Running a marathon is grueling enough in itself. There’s no need to make it any more difficult than it already is.
But Arlington resident Michael Wardian disagrees. He recently set a Guinness world record in the Fredrick (Md.) Marathon for running while pushing a stroller.
Wardian broke the previous record, set in 2004, by running the 26.2 mile race in two hours, 42 minutes and 21 seconds — all while pushing his 10-month-old son Pierce in a stroller.
Unluckily for Wardian, the winds were high on that early May day and the stroller, which had a plastic wind cover over it, acted like a parachute and created a tremendous amount of drag. Wardian, a highly-experienced runner, said it was one of the most difficult races he has ever run.
In an interview with the Arlington Connection, the alumnus of Oakton High School in Vienna spoke about his outlook on running, his Olympic plans for the future and his son’s awareness of the historical implications of the race.
Arlington Connection: How did you get involved with running?
Michael Wardian: I was a lacrosse player growing up and running was always part of the game but I did not do much running outside of lacrosse.
AC: When did you run your first marathon? What was that like?
MW: My first marathon was the Marine Corps Marathon and I ran [it in] 3:06. My goal was to qualify for the Boston Marathon which I did (the cut off was 3:10). My first marathon was terrific but hard, I had trained but it was still a challenge and I will never forget it.
AC: How did you come up with the idea of running a marathon while pushing your son in a stroller?
MW: I came up with the idea of running with Pierce because I had seen it happen at the Toronto Marathon a few years ago when the record was established. I said to myself during that event if I was ever lucky enough to have a child that we would try and break that record.
AC: What was the reaction of your wife and the rest of your family to this idea?
MW: My wife and family's reaction was positive and supportive. They always support me and I could not have done it without them.
AC: Do you think your son was aware of what was happening during or after the race?
MW: I think that Pierce did have some idea that we were going for a long run but don't think he knew that we had set a World Record. He is only 10 months old.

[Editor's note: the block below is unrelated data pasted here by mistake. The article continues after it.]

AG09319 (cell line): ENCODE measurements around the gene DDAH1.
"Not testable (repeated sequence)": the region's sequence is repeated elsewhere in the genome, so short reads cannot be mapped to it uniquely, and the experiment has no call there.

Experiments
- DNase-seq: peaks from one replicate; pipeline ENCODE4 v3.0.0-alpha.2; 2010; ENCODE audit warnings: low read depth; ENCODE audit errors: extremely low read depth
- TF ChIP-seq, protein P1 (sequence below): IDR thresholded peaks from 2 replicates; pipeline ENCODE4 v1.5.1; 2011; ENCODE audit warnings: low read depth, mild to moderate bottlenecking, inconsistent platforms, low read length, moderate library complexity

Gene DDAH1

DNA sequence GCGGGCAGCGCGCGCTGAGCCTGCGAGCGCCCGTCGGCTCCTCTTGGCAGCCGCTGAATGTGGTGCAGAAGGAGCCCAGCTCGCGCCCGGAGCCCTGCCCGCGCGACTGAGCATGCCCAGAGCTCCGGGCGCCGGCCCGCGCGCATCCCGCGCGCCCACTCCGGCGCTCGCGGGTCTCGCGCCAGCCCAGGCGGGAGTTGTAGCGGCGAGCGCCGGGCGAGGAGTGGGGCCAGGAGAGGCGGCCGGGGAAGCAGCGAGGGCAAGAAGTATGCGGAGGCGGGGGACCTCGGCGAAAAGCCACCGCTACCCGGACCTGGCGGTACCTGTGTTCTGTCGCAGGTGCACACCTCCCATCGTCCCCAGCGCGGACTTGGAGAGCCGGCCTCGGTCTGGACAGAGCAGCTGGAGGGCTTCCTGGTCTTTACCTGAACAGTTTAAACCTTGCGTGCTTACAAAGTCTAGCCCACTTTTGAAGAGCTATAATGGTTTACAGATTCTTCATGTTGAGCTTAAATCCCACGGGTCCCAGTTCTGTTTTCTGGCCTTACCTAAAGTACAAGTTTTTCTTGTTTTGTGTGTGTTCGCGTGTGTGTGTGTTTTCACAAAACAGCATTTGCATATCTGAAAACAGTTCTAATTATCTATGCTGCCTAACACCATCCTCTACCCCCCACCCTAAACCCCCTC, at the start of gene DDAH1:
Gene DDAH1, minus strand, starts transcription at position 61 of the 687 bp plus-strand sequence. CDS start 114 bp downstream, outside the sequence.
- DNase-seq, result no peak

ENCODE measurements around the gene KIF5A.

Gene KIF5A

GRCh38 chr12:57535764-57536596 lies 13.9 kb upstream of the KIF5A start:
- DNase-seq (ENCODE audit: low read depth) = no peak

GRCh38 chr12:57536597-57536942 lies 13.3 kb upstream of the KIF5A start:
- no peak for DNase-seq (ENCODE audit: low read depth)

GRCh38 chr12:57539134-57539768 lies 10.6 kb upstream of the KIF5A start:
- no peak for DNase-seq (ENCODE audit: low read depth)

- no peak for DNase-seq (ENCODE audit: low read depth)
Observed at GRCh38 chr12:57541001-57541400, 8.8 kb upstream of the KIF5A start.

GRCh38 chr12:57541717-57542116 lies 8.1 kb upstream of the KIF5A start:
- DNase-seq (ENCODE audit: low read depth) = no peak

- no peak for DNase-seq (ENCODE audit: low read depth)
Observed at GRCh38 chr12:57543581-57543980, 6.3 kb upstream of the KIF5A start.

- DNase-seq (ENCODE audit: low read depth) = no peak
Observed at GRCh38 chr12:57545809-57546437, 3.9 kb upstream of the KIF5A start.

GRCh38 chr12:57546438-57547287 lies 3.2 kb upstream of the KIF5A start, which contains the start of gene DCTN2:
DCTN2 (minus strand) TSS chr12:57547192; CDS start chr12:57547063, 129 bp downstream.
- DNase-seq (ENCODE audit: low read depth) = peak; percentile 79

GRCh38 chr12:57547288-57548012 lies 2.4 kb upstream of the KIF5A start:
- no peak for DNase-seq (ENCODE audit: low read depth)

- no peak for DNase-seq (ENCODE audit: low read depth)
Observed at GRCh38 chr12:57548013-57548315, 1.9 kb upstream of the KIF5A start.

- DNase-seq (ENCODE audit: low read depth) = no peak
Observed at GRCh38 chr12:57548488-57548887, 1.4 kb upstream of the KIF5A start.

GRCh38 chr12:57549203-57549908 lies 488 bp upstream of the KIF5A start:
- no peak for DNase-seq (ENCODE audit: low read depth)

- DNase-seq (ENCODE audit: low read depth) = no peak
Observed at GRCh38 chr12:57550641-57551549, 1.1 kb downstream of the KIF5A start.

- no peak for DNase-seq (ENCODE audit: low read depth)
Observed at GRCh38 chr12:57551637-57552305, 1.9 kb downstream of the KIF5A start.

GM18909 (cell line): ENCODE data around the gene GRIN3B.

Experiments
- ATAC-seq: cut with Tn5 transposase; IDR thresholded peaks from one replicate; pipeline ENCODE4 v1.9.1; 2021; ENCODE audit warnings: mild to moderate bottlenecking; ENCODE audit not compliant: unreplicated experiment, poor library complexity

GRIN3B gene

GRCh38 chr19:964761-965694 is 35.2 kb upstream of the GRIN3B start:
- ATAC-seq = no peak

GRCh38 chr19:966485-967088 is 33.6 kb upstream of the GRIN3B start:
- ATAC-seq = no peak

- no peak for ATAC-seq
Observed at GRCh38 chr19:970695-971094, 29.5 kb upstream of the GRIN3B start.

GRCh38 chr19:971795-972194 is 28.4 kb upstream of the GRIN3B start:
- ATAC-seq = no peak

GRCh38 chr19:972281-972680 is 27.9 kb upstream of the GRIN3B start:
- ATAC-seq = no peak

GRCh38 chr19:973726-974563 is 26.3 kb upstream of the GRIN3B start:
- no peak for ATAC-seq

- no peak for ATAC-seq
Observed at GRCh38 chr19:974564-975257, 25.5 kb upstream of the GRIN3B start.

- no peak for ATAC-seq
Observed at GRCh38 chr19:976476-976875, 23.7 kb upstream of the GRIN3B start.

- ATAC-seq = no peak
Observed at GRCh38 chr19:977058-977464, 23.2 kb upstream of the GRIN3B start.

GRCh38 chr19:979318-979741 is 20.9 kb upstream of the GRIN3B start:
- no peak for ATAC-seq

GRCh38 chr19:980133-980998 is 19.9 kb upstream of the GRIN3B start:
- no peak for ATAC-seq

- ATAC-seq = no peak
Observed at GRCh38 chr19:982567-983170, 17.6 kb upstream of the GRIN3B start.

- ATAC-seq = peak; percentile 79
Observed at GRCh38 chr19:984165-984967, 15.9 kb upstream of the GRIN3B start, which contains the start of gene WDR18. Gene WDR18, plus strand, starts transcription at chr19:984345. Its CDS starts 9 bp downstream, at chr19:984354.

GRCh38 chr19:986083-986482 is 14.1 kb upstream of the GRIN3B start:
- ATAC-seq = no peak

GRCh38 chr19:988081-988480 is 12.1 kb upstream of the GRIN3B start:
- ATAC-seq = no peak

AC: What was going through your mind during the race? Were you afraid that you might fall over and injure your son?
MW: My mind was focused on the task at hand, just like it always is during a race. I had mile goals and I was determined to hit them, even with the wind battering us. I was concerned that something could happen during the race and I wanted to make sure that Pierce was comfortable. But I was not more concerned than when we go to the store in the car, for a walk with the dogs, etc.
AC: You also used to hold the world record for fastest marathon on a treadmill. How did that come about?
MW: Yes, I did used to have the World Record for fastest marathon on a treadmill and I hope to get that back soon. That came about because I saw Josh Cox set the World Record at the Boston Marathon and I said that I could beat that time so I trained for it and I did.
AC: Was that more difficult than running with a stroller or less difficult?
MW: I would say that the World Record with the stroller was more difficult because of the wind, the wind was very strong with gusts up to 35 mph.
AC: Have you ever sustained any serious injuries while running?
MW: I have never had any serious injuries while running. I am lucky in that respect. I hope to continue to be healthy and run for a long time to come.
AC: What's your favorite race that you've ever run? What's your least favorite race?
MW: My favorite race is always my next one, I love competing and being given the opportunity to test myself. My least favorite race is one when I don't perform up to the goals I have set for myself. However, these races when you fail are sometimes even more important than the races when you do well.
AC: You've qualified for the 2008 Olympic trials for the second time. What happened at the last Olympic trials you ran in? When and where were they?
MW: Yes, I have qualified for the 2008 Olympic Trials and I am very excited to run in November at them. [In the 2004 Olympic Trials] I finished in 2:22:40 or so and was 33rd overall. I was very pleased with the race but I hope to improve my finish this time.
AC: Do you ever listen to music when you're running? If so, what is your favorite song to run to?
MW: Yes, I do listen to music when I run, normally just for easy runs as you cannot race with music; no sense in getting used to it. My favorite [music] to run to is probably "Rage Against the Machine." They just get me pumped up.
AC: Do you ever run in Arlington? Where is your favorite place to run in the county?
MW: I mostly run in Arlington as that is where I live and I like the bike paths and trails in and around Arlington. My favorite place to run in Arlington is probably on Four Mile Run as that is right near my house and I know area so well. It is very beautiful.
AC: What is your current job?
MW: I am an International Ship Broker for Potomac Marine International, Inc. in Alexandria and have been with the company for 11 years.
AC: How long have you lived in Arlington? What brought you here?
MW: I have lived in Arlington for about eight years and I moved here after college. [I] have enjoyed watching it grow and change over that time.
AC: Do you have any other children aside from Pierce?
MW: No, Pierce is our only child but we do have two dogs, Nikki and Maggie.
AC: If you qualify for the 2008 Olympics, would you take your son with you to Beijing?
MW: If I qualify for the 2008 Olympics I would definitely take Pierce, Jennifer, my wife, and probably my entire family and in-laws. [I]t would be fantastic.
AC: Has Pierce become your good luck charm?
MW: Yes, Pierce is definitely a good luck charm.